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    Quote Originally Posted by key1cc View Post
    Would'nt the same low merv rating have less resistance in a 1" than a 5"? Like a merv 4 or so?
    Key1
    No.

    A five inch filter is not 5 inches thick of filter material. It is the same thickness as 1 inch but bent, accordian style, many times. The result is much more surface area, essentially a filter 5 times the size pleated into a smaller space.

    The more surface area, the more places air can flow through, the lower the resistance.

    -HF

  7. #7
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    Jul 2008
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    Thank you all for your replies, they've all been very helpful. I'm guessing I had an upgraded AHU because the air seemed clean and comfortable. The fact that it was never cleaned however makes me think it was a HEGA as I've heard it requires less maintenance. Is that correct, and if so how often does it require servicing? What other filtration types don't require constant maintenance?

    There are three types, basic fibre glass, paper, and fancy spun fibre. Merv goes from about 3 to 12 as you move up through the types and cost.
    How often are these types of filter cleaned or maintained?

    Again, thanks for all your help and patience with dealing with someone who lacks the knowledge. God bless.

    - Rick

  8. #8
    Join Date
    Mar 2008
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    Central Maryland
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    Quote Originally Posted by WildWeasel View Post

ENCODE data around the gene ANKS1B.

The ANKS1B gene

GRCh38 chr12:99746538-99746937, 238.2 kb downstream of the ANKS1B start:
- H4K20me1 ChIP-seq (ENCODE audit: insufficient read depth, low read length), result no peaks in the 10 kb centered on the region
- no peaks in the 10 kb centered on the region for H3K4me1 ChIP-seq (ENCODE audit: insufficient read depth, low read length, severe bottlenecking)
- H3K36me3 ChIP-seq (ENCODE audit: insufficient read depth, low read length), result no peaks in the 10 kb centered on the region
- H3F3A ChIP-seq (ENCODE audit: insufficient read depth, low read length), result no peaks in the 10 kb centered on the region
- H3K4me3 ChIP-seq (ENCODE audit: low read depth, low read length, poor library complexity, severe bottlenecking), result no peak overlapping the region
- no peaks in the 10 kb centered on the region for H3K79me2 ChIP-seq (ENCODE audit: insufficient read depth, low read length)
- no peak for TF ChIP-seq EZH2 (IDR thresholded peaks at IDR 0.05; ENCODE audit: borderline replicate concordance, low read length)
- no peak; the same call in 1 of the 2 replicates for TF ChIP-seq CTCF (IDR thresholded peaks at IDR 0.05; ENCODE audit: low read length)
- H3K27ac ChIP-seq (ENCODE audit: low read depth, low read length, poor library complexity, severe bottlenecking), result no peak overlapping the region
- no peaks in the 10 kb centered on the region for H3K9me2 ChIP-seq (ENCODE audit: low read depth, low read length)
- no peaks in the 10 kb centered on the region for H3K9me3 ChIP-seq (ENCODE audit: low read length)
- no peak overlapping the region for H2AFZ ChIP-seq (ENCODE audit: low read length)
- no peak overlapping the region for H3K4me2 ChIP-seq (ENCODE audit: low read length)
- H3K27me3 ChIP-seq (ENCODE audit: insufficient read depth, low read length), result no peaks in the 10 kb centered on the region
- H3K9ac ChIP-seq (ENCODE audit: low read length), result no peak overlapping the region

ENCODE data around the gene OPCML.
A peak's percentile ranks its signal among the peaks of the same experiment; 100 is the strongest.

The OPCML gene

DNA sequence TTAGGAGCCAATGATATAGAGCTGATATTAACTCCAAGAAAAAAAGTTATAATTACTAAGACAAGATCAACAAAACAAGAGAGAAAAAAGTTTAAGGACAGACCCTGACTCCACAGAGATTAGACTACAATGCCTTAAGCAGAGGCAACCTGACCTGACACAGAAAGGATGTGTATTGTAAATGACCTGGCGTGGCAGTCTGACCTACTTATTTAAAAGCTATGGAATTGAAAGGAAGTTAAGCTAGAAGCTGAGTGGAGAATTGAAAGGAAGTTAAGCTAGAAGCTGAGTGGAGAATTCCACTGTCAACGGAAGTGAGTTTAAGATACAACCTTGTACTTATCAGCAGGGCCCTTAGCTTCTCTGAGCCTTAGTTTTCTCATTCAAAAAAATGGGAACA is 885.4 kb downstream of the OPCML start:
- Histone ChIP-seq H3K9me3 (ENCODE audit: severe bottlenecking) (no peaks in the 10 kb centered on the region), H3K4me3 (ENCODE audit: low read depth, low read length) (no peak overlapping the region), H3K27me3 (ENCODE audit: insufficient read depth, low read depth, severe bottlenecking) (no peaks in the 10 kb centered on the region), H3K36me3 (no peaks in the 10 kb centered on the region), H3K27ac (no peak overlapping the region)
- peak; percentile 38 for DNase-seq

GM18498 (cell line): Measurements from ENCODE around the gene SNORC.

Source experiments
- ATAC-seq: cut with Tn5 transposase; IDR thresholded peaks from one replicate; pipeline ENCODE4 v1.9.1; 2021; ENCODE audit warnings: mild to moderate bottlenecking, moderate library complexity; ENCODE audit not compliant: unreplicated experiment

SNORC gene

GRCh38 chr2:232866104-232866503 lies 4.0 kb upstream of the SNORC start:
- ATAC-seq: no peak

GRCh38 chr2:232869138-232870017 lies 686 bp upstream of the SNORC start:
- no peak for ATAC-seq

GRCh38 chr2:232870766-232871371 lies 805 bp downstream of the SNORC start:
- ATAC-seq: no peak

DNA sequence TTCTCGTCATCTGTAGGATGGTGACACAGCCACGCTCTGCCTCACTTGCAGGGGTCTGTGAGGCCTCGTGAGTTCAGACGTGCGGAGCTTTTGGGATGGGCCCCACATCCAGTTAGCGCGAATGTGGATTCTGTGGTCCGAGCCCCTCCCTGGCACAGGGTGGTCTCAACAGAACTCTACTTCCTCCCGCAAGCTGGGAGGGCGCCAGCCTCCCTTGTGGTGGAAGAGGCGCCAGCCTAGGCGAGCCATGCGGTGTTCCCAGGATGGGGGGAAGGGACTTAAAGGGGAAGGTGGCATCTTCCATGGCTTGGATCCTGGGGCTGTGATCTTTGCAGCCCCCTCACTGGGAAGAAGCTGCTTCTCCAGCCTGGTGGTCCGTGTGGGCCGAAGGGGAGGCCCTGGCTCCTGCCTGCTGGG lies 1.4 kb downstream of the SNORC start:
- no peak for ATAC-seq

Thank you all for your replies, they've all been very helpful. I'm guessing I had an upgraded AHU because the air seemed clean and comfortable. The fact that it was never cleaned however makes me think it was a HEGA as I've heard it requires less maintenance. Is that correct, and if so how often does it require servicing? What other filtration types don't require constant maintenance?
    I have a car. I think it's a Chevy. It think it might have synthetic oil, because no one has ever changed it.

    How often should I change the oil, if ever?

    Keep in mind, I'm not really sure it's even a Chevy.

    In other words, until you give us some details... who knows?

    -HF

  9. #9
    Join Date
    Jun 2004
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    4H: Hot, Humid Houston H.O.
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    Quote Originally Posted by hangfirew8 View Post
    I have a car. I think it's a Chevy. It think it might have synthetic oil, because no one has ever changed it.

    How often should I change the oil, if ever?

    Keep in mind, I'm not really sure it's even a Chevy.

    In other words, until you give us some details... who knows?

    -HF
    The garages I talk with all say every 3000 miles. The HVAC pros I hear usually say change the filters every 30 days.

    Some advanced technology cars use a computer to caluculate when oil should be changed, and the answer usually is far longer than 3000 miles. Some advanced technology AC systems measure ESP in order to tell you to change the filter when it loads up and pressure drop increases beyond a certain level.

    Carrier Infinity does this I am told. Does it have a timer to cap the change intervals at some maximum, or does it wait forever if the pressure drop does not change much? I really don't know the answer but would like to.

    For the great majority of homeowners, they have disposable filters accessible from the inside of the house and are supposed to change them monthly. Many people don't change them that often but they are supposed to.

    Hope this helps -- Pstu